The keys will keep all the year round if gathered when ripe.

In Mexico, the bark and leaves of F. nigra (Marsh), the Black Swamp, Water Hoop or Basket Ash, are similarly employed to those of the Common Ash. In Mexico, also, the bark and leaves of F. lanceolata (Borch.), the Green or Blue Ash, are employed as a bitter tonic and the root as a diuretic.

In the United States, the bark of the American White Ash (F. Americana, Linn.) (F. acuminata, Lam.) finds similar employment. It has numerous small circular depressions externally and a slightly laminate structure. Gerard tell us: 'The leaves and bark of the Ash tree are dry and moderately hot . . . the seed is hot and dry in the second degree. The juice of the leaves or the leaves themselves being applied or taken with wine cure the bitings of vipers, as Dioscorides saith, "The leaves of this tree are of so greate virtue against serpents as that they dare not so much as touch the morning and evening shadows of the tree, but shun them afar off as Pliny reports." '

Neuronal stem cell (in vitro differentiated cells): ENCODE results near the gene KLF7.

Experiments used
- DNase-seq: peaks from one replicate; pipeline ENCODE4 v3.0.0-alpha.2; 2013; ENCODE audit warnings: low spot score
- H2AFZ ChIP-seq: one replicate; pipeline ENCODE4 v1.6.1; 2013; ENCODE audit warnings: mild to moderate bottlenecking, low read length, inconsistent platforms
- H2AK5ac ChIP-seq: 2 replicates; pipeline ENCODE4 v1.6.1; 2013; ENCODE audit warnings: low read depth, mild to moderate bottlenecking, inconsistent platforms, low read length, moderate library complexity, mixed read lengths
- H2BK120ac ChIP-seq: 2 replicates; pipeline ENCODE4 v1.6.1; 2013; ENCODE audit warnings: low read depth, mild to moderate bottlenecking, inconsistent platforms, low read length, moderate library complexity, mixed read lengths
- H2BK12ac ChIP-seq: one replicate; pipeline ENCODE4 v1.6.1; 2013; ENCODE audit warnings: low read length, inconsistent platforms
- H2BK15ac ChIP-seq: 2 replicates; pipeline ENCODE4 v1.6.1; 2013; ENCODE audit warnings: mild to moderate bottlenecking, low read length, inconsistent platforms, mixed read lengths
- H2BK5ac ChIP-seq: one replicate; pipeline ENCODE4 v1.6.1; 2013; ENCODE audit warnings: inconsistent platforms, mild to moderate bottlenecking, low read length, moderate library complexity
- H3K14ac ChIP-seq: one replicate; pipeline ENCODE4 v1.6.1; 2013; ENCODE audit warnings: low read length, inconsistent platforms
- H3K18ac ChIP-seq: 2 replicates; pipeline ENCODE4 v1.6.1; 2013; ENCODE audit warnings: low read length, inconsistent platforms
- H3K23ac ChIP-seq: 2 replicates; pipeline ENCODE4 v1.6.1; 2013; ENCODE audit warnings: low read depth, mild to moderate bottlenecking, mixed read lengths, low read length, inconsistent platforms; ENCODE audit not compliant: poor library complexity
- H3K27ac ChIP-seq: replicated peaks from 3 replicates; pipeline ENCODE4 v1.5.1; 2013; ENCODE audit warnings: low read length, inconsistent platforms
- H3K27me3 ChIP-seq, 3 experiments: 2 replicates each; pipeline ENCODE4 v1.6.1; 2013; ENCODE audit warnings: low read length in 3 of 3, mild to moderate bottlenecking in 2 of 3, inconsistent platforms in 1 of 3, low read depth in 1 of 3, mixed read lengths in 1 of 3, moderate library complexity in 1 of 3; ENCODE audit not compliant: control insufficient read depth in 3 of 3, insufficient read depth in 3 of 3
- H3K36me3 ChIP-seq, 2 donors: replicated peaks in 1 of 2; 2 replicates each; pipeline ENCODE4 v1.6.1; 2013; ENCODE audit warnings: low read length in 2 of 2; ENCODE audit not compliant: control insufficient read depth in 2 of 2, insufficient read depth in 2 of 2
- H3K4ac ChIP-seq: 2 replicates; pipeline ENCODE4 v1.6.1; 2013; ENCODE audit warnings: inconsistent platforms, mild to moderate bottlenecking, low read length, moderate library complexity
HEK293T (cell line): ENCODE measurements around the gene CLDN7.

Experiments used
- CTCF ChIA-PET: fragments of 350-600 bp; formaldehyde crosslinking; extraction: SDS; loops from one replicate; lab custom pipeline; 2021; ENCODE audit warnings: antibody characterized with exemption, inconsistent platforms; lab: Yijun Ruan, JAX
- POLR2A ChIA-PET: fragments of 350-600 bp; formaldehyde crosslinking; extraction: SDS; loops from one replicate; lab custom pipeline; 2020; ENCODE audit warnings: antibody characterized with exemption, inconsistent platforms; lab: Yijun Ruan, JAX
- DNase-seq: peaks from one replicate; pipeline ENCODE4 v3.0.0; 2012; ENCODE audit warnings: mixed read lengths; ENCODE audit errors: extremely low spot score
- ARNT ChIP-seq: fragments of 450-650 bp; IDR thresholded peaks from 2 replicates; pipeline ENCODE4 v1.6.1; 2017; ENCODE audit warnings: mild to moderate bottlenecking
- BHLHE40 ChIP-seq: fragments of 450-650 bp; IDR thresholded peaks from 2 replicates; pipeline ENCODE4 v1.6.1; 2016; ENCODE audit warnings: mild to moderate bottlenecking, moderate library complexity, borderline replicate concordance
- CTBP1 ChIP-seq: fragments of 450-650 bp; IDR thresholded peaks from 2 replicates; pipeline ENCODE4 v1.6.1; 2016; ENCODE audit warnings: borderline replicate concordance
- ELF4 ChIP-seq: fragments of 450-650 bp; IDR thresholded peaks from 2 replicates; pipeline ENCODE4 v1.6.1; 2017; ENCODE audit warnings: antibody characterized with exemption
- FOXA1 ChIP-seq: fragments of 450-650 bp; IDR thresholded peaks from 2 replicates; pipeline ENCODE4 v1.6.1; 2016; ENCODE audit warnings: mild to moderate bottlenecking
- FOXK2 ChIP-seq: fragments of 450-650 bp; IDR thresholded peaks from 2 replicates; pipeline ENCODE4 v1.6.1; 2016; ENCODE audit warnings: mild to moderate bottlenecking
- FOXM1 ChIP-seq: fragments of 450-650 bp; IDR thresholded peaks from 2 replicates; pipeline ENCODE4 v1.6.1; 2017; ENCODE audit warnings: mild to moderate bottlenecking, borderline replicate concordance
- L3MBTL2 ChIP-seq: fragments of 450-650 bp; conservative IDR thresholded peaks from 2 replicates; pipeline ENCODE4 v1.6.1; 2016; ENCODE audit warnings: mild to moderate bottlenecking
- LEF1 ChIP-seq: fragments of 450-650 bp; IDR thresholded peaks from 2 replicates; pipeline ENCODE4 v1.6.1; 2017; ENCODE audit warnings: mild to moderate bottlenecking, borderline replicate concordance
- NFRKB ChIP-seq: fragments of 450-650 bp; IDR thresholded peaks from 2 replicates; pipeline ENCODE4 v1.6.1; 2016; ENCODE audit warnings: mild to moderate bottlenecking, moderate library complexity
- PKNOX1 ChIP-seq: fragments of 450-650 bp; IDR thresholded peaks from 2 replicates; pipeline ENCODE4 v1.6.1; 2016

There are many old superstitions concerning the tree. The ancient couplets connecting the flowering precedence of the Oak and Ash with the rainfall of the following summer, 'Oak choke, Ash splash,' etc., have no basis on fact.

According to another superstition, if the trunk of a sapling Ash were split and a ruptured child passed through, the sufferer would be cured. The Ash had the reputation of magically curing warts: each wart must be pricked with a new pin that has been thrust into the tree, the pins are withdrawn and left in the tree, and the following charm is repeated: 'Ashen tree, ashen tree, Pray buy these warts of me.'

And there was another superstition that if a live shrew mouse were buried in a hole bored in an Ash trunk and then plugged up a sprig of this Shrew Ash would cure the paralysis supposed to have been caused by a shrew creeping over the sick person's limbs.